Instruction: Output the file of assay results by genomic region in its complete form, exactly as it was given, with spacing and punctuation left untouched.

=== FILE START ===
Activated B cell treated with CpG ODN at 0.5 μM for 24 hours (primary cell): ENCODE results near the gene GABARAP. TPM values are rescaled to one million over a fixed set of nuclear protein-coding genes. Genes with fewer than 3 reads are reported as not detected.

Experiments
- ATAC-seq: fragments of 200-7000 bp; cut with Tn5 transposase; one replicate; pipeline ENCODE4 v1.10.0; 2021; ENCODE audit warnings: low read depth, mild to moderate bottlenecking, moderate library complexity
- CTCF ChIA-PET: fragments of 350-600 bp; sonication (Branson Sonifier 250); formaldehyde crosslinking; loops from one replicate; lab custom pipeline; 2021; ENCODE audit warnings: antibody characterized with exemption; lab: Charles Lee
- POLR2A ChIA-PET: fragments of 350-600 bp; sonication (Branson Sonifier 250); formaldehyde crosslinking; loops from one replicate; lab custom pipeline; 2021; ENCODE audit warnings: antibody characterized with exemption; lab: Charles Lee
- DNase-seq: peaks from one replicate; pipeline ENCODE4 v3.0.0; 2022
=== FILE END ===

Activated B cell treated with CpG ODN at 0.5 μM for 24 hours (primary cell): ENCODE results near the gene GABARAP. TPM values are rescaled to one million over a fixed set of nuclear protein-coding genes. Genes with fewer than 3 reads are reported as not detected.

Experiments
- ATAC-seq: fragments of 200-7000 bp; cut with Tn5 transposase; one replicate; pipeline ENCODE4 v1.10.0; 2021; ENCODE audit warnings: low read depth, mild to moderate bottlenecking, moderate library complexity
- CTCF ChIA-PET: fragments of 350-600 bp; sonication (Branson Sonifier 250); formaldehyde crosslinking; loops from one replicate; lab custom pipeline; 2021; ENCODE audit warnings: antibody characterized with exemption; lab: Charles Lee
- POLR2A ChIA-PET: fragments of 350-600 bp; sonication (Branson Sonifier 250); formaldehyde crosslinking; loops from one replicate; lab custom pipeline; 2021; ENCODE audit warnings: antibody characterized with exemption; lab: Charles Lee
- DNase-seq: peaks from one replicate; pipeline ENCODE4 v3.0.0; 2022